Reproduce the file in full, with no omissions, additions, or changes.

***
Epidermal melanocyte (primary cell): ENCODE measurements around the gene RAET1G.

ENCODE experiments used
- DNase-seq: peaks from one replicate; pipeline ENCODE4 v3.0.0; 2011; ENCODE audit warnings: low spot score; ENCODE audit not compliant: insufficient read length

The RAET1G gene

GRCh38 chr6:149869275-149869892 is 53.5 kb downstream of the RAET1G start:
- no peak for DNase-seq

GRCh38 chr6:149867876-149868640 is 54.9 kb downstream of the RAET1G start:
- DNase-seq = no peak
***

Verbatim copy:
Epidermal melanocyte (primary cell): ENCODE measurements around the gene RAET1G.

ENCODE experiments used
- DNase-seq: peaks from one replicate; pipeline ENCODE4 v3.0.0; 2011; ENCODE audit warnings: low spot score; ENCODE audit not compliant: insufficient read length

The RAET1G gene

GRCh38 chr6:149869275-149869892 is 53.5 kb downstream of the RAET1G start:
- no peak for DNase-seq

GRCh38 chr6:149867876-149868640 is 54.9 kb downstream of the RAET1G start:
- DNase-seq = no peak